July 25, 2011
One interesting aspect of the Rupert Murdoch-Tabloid scandal, (there are many) is people’s interest in trivia, gossip and sensationalism. Carl Jensen, founder of Project Censored, speaks about “junk food news that he defines as “sensationalized, personalized, and homogenized inconsequential trivia.” He is the author of Junk Food News 1877-2000.
In the US, the “Supermarket tabloids” are very popular. The National Enquirer has a weekly circulation 4,100,000 and STAR has a weekly circulation 3,600,000.
This is not just a US phenomenon. News of the World, before its shut down, has a circulation of 2,600,000. The German tabloid Das Bild has a circulation close to 4 million. The Swiss publication Blick has a readership of 750,000 which represent close to 10 % of the Swiss population.
Media is a reflection of society and I believe that we get the media we deserve.
Such publications would not exist unless people purchased them. The same applies for tabloid television with programs such as Hard Copy, Inside Edition, and A Current Affair, as well as reality shows. Corporations would not advertise in such media unless distribution and ratings were high and thus making it profitable. So ultimately, the public (you and me) are responsible for the media we get and pay for.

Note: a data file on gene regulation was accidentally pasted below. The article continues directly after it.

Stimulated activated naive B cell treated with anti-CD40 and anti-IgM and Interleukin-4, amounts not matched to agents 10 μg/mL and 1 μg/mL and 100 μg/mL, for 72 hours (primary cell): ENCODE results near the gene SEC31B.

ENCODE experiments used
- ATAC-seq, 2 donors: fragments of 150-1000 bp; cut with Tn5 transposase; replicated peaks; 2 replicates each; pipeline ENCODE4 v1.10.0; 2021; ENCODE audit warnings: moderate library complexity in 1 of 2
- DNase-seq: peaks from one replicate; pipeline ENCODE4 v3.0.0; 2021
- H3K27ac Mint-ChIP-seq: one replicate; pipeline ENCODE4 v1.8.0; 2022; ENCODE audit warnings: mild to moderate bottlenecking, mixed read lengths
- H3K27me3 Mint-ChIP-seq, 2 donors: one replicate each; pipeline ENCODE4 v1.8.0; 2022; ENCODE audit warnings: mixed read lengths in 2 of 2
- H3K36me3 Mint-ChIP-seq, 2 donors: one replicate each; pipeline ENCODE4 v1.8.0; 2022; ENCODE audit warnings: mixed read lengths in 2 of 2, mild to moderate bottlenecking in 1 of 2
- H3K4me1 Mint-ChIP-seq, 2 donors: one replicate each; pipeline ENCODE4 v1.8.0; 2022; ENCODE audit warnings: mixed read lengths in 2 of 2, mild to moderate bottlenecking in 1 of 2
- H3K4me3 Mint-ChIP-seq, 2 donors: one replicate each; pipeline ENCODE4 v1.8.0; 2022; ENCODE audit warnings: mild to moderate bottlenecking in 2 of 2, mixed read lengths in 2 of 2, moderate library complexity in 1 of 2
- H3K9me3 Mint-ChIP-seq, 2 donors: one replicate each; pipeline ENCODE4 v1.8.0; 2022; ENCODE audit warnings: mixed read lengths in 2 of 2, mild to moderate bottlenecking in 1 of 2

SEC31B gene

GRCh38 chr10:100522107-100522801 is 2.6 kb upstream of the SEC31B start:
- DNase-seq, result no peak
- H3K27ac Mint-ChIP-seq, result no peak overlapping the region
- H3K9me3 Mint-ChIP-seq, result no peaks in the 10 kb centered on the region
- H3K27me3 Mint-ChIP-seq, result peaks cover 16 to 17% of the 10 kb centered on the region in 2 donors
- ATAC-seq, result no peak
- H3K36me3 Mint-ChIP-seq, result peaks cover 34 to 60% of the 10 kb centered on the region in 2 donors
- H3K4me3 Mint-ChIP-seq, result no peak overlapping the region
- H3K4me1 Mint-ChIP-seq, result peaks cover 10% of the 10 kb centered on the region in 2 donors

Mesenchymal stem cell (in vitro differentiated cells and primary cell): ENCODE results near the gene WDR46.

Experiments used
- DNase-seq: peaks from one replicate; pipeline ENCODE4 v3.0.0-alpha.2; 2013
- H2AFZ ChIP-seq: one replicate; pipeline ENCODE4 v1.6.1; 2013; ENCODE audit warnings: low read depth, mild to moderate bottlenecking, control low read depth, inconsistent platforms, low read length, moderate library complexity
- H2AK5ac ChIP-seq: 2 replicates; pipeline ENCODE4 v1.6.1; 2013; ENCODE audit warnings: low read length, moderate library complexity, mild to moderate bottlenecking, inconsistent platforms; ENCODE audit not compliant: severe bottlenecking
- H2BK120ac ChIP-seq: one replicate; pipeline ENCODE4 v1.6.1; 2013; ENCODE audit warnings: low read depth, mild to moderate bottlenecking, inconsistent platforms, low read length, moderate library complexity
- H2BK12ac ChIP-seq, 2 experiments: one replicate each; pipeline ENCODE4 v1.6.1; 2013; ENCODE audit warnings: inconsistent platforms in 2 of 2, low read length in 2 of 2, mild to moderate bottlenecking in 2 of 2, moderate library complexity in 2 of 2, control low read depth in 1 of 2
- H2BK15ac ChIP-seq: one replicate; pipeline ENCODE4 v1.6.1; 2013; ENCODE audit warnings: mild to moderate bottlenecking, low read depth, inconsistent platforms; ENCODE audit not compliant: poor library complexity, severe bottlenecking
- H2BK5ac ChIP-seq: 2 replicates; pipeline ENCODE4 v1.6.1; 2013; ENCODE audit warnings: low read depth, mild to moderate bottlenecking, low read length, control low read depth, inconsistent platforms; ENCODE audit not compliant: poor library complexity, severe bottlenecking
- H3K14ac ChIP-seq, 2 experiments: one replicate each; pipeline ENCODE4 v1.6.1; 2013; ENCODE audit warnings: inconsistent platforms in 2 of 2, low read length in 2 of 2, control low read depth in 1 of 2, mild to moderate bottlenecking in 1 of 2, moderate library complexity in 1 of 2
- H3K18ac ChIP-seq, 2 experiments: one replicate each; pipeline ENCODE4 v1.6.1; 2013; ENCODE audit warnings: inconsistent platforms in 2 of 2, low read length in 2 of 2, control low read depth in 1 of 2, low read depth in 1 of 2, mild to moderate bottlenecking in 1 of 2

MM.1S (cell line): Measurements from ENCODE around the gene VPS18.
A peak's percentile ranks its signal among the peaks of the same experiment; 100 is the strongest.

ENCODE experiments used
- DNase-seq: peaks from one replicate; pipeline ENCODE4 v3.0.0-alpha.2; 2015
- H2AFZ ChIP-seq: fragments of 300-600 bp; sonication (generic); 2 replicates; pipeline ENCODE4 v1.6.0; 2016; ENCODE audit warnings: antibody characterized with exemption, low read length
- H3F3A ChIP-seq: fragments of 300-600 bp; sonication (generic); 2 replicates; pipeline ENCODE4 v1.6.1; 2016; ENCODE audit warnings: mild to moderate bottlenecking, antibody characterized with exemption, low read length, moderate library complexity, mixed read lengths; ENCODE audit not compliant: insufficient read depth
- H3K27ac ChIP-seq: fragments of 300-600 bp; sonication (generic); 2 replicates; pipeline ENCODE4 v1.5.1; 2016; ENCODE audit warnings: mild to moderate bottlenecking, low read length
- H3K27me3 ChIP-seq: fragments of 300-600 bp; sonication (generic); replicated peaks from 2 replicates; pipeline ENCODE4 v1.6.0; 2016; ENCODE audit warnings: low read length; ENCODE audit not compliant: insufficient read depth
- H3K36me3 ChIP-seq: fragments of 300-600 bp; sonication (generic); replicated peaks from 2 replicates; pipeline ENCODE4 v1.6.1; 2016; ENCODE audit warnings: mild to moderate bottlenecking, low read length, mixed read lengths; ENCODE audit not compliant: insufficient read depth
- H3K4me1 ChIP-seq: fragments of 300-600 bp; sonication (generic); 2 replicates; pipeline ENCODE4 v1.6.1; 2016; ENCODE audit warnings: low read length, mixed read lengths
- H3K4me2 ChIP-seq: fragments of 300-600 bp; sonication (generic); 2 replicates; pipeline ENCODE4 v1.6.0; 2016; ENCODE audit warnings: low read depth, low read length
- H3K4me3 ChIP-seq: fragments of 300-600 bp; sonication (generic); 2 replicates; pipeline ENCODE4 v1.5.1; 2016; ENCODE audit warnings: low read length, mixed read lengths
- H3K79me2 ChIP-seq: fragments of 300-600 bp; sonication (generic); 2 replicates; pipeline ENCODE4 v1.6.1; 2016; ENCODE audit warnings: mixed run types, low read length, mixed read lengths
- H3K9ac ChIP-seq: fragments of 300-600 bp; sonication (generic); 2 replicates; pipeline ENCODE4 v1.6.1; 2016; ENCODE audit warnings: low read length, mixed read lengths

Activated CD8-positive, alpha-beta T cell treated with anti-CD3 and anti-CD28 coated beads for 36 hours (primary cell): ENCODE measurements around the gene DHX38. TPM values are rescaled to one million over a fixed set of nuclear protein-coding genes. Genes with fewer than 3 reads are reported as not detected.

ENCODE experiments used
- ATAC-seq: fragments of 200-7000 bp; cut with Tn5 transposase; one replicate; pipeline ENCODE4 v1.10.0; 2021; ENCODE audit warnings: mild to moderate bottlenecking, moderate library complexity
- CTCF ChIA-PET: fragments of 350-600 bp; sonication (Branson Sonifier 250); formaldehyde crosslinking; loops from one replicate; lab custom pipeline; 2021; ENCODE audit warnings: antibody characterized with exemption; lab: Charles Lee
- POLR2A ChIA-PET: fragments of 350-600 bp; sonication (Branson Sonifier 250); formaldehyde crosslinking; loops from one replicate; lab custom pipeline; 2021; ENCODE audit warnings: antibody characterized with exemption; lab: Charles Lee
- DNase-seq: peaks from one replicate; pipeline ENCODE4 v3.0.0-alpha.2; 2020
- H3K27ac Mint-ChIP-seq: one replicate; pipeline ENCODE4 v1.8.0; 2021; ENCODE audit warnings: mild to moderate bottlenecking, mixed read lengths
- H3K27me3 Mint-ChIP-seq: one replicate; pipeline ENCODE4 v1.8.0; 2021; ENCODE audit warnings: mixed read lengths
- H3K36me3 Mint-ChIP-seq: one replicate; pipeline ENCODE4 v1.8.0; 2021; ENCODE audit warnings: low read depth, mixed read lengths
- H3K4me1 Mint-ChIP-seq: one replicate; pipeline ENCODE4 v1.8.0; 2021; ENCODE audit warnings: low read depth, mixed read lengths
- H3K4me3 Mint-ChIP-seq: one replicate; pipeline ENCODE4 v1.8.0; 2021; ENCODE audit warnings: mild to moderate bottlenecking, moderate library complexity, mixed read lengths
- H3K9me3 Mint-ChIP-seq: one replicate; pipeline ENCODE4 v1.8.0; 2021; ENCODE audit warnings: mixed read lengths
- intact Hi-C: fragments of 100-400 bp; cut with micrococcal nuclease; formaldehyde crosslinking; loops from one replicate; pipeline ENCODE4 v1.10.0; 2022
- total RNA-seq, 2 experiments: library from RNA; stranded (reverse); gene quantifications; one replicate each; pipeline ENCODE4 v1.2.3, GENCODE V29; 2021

Should we just accept the fact and move on or should we rebel against elements of our culture that we think are not positive? Surely the craving for gossip, dirt, scandal and violence are not the sign of a good mental health for a society.
Someone said that every society needs a king (leadership) a poet (to show us the beauty in life) and a prophet (to let us know when things are not right, that we can do better for ourselves and the world.)
Yaakov Astor, a former Yeshiva teacher and prolific author believes that the secret and greatness of the biblical prophets was that they could touch that small, still voice and ignite the flame of moral conscience in an instant. No matter how much one has become immersed in an empty culture, gotten used to morally lax standards, veered far from one’s true self there remains that “still, small voice” inside that knows right from wrong, truth from untruth.
Maybe the role of the ethicist or anyone concern about values should be akin to the one of the prophet. Maybe an ethicist like a prophet should sometimes have the courage to go against current trends in culture and try to raise the standards of decency, civility and respect in society.
As Irish journalist Lise Hand once wrote: